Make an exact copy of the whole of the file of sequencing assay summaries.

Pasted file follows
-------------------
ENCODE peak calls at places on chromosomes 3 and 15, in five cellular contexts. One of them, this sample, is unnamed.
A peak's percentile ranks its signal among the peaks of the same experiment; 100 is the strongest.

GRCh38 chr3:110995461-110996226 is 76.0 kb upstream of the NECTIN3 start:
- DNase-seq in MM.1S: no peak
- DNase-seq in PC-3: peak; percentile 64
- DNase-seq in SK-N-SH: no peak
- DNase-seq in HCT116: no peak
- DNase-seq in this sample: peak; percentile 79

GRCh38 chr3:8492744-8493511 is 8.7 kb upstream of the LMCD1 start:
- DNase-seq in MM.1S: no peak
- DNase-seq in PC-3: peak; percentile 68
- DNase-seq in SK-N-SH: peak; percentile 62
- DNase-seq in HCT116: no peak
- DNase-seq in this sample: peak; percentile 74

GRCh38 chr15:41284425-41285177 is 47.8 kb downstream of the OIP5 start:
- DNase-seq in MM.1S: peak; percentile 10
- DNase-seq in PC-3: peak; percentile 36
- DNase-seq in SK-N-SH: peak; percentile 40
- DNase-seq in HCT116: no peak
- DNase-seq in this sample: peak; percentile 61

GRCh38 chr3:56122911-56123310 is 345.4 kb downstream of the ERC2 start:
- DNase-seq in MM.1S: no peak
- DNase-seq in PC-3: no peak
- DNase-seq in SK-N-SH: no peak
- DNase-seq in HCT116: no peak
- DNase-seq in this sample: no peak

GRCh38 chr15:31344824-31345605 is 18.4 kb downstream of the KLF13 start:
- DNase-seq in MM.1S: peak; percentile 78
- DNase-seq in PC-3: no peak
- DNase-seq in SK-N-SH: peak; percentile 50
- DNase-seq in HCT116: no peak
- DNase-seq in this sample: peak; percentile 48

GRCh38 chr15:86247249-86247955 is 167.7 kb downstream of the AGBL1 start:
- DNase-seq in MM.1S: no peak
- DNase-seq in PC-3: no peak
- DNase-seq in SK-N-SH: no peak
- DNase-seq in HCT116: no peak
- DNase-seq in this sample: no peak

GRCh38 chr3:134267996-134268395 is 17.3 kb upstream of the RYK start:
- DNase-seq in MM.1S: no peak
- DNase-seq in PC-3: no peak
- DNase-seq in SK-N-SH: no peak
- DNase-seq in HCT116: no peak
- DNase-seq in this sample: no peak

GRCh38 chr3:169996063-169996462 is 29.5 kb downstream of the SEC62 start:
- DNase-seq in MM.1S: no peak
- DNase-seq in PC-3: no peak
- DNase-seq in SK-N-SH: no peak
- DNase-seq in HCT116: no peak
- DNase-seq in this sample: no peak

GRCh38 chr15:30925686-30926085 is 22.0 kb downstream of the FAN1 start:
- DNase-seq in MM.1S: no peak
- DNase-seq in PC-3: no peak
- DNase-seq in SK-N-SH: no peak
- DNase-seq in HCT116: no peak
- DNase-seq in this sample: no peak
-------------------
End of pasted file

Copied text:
ENCODE peak calls at places on chromosomes 3 and 15, in five cellular contexts. One of them, this sample, is unnamed.
A peak's percentile ranks its signal among the peaks of the same experiment; 100 is the strongest.

GRCh38 chr3:110995461-110996226 is 76.0 kb upstream of the NECTIN3 start:
- DNase-seq in MM.1S: no peak
- DNase-seq in PC-3: peak; percentile 64
- DNase-seq in SK-N-SH: no peak
- DNase-seq in HCT116: no peak
- DNase-seq in this sample: peak; percentile 79

GRCh38 chr3:8492744-8493511 is 8.7 kb upstream of the LMCD1 start:
- DNase-seq in MM.1S: no peak
- DNase-seq in PC-3: peak; percentile 68
- DNase-seq in SK-N-SH: peak; percentile 62
- DNase-seq in HCT116: no peak
- DNase-seq in this sample: peak; percentile 74

GRCh38 chr15:41284425-41285177 is 47.8 kb downstream of the OIP5 start:
- DNase-seq in MM.1S: peak; percentile 10
- DNase-seq in PC-3: peak; percentile 36
- DNase-seq in SK-N-SH: peak; percentile 40
- DNase-seq in HCT116: no peak
- DNase-seq in this sample: peak; percentile 61

GRCh38 chr3:56122911-56123310 is 345.4 kb downstream of the ERC2 start:
- DNase-seq in MM.1S: no peak
- DNase-seq in PC-3: no peak
- DNase-seq in SK-N-SH: no peak
- DNase-seq in HCT116: no peak
- DNase-seq in this sample: no peak

GRCh38 chr15:31344824-31345605 is 18.4 kb downstream of the KLF13 start:
- DNase-seq in MM.1S: peak; percentile 78
- DNase-seq in PC-3: no peak
- DNase-seq in SK-N-SH: peak; percentile 50
- DNase-seq in HCT116: no peak
- DNase-seq in this sample: peak; percentile 48

GRCh38 chr15:86247249-86247955 is 167.7 kb downstream of the AGBL1 start:
- DNase-seq in MM.1S: no peak
- DNase-seq in PC-3: no peak
- DNase-seq in SK-N-SH: no peak
- DNase-seq in HCT116: no peak
- DNase-seq in this sample: no peak

GRCh38 chr3:134267996-134268395 is 17.3 kb upstream of the RYK start:
- DNase-seq in MM.1S: no peak
- DNase-seq in PC-3: no peak
- DNase-seq in SK-N-SH: no peak
- DNase-seq in HCT116: no peak
- DNase-seq in this sample: no peak

GRCh38 chr3:169996063-169996462 is 29.5 kb downstream of the SEC62 start:
- DNase-seq in MM.1S: no peak
- DNase-seq in PC-3: no peak
- DNase-seq in SK-N-SH: no peak
- DNase-seq in HCT116: no peak
- DNase-seq in this sample: no peak

GRCh38 chr15:30925686-30926085 is 22.0 kb downstream of the FAN1 start:
- DNase-seq in MM.1S: no peak
- DNase-seq in PC-3: no peak
- DNase-seq in SK-N-SH: no peak
- DNase-seq in HCT116: no peak
- DNase-seq in this sample: no peak